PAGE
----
Gregg Under Consideration for Commerce
Updated 12:56 p.m.
By Philip Rucker and Dan Eggen
Republican Sen. Judd Gregg said today he is under consideration by the White House to become commerce secretary, the last remaining post in President Obama's Cabinet.
The New Hampshire senator is among several leading contenders, including Symantec Corporation chief executive John Thompson, for the job that became open earlier this month after New Mexico Gov. Bill Richardson withdrew as Obama's nominee.
"I am aware that my name is one of those being considered by the White House for secretary of Commerce, and am honored to be considered, along with others, for the position," Gregg said in a statement released by his office today. "Beyond that there is nothing more I can say at this time."
If he picks Gregg, Obama would add another Republican to his administration as well as create a vacancy in the Senate that would be filled by New Hampshire's Democratic governor, John Lynch. If Lynch named a fellow Democrat to the seat -- and if Democrat Al Franken is declared the winner in the closely contested Minnesota race -- Democrats would have a 60-person, filibuster-proof majority in the Senate.
A respected fiscal guru in Congress, Gregg was one of the GOP's lead negotiators of the $700 billion Wall Street bailout. Gregg, 61, is heir to a prominent New Hampshire political family and was a businessman and attorney before entering politics. He was elected to Congress in 1980 and later served as the state's governor from 1989 until entering the Senate in 1993. Gregg is a former chairman of the Budget Committee, and in 2005 won $853,492 with a winning Powerball lottery ticket.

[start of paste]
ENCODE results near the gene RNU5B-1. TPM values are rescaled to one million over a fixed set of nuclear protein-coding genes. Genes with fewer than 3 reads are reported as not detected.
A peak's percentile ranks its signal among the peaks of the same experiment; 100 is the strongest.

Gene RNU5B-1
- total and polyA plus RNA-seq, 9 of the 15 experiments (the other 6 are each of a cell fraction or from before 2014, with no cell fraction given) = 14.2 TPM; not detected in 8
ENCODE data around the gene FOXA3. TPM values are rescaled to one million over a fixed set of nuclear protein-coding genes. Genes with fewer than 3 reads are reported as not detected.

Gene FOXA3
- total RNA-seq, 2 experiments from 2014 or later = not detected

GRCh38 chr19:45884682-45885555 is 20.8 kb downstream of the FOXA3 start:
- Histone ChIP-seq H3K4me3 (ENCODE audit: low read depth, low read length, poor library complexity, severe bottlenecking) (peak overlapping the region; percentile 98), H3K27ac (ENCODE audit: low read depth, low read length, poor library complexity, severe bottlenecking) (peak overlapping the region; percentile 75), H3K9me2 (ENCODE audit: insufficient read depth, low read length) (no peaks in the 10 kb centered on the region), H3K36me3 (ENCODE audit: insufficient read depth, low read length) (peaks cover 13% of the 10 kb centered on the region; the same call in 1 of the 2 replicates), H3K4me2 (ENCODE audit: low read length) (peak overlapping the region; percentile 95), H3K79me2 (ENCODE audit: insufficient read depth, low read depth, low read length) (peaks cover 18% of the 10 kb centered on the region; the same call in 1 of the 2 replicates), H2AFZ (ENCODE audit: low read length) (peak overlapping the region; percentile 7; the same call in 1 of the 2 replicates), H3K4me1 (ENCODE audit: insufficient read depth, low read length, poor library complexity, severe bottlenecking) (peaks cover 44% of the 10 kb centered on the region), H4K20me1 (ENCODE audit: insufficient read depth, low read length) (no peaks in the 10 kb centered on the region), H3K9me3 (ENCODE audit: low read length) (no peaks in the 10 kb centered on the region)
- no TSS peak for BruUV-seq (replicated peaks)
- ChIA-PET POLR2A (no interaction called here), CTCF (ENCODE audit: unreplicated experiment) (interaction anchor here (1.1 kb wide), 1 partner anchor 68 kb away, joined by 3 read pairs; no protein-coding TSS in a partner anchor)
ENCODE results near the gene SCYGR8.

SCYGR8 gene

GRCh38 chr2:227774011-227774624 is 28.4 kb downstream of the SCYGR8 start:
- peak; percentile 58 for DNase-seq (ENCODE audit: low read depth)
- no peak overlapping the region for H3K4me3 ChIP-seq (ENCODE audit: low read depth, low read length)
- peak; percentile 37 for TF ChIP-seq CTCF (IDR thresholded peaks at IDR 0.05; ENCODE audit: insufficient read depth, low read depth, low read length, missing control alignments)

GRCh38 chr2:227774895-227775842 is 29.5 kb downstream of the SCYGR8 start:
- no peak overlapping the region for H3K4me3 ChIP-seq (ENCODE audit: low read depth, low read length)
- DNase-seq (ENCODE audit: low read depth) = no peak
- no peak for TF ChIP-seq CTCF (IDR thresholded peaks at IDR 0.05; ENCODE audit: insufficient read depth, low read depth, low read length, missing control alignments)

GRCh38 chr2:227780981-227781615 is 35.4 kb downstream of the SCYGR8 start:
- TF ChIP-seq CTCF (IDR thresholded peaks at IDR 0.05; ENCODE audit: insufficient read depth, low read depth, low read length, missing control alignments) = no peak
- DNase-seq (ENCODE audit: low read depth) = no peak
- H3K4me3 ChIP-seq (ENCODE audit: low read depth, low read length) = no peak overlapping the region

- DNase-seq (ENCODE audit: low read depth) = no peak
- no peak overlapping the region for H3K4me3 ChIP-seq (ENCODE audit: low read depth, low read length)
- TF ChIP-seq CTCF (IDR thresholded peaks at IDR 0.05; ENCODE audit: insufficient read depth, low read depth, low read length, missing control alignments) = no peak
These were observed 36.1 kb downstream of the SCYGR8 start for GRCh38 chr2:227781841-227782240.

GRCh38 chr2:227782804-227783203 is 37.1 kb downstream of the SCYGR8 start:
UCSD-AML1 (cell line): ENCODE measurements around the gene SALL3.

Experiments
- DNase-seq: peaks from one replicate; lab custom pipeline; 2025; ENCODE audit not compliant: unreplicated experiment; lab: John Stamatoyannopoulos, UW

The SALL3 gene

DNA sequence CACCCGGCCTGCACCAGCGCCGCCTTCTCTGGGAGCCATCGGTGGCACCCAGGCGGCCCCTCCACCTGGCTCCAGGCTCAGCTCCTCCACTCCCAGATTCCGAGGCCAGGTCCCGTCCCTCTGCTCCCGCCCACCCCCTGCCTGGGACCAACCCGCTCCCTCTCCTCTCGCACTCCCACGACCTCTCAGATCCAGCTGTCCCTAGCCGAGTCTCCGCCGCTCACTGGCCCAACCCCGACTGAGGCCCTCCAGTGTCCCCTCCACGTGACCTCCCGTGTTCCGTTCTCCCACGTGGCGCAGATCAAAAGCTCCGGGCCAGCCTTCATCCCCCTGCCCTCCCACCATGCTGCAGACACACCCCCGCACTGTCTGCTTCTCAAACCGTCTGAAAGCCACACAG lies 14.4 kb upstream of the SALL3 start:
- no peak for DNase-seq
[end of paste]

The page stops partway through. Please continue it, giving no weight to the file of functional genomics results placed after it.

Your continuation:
But his selection might also lead to tough questioning before the Senate. Gregg's name came up in connection with the uproar over improper hiring practices at the Justice Department during the Bush administration, including the selection of immigration judges. The department's inspector general found in a report issued last year that senior Justice officials used political and ideological affiliations in deciding whom to appoint as immigration judges, which are nonpartisan civil-service positions.
Gregg helped to secure one of those judgeships for a former campaign treasurer, Francis L. Cramer, who had less than six months of experience with immigration law and had previously been rejected as a tax court judge because of a lack of qualifications, according to the inspector general's report and other records. In a March 2004 e-mail, one Justice official asked a colleague to notify Gregg about Cramer's appointment because "this is the issue he'd been pushing with us," the report said.
The Government Accountability Office, a legislative watchdog, also criticized Cramer's appointment, saying that "converting a Schedule C [political] appointee with less than 6 months of immigration law experience to an immigration judge position raises questions about the fairness of the conversion."
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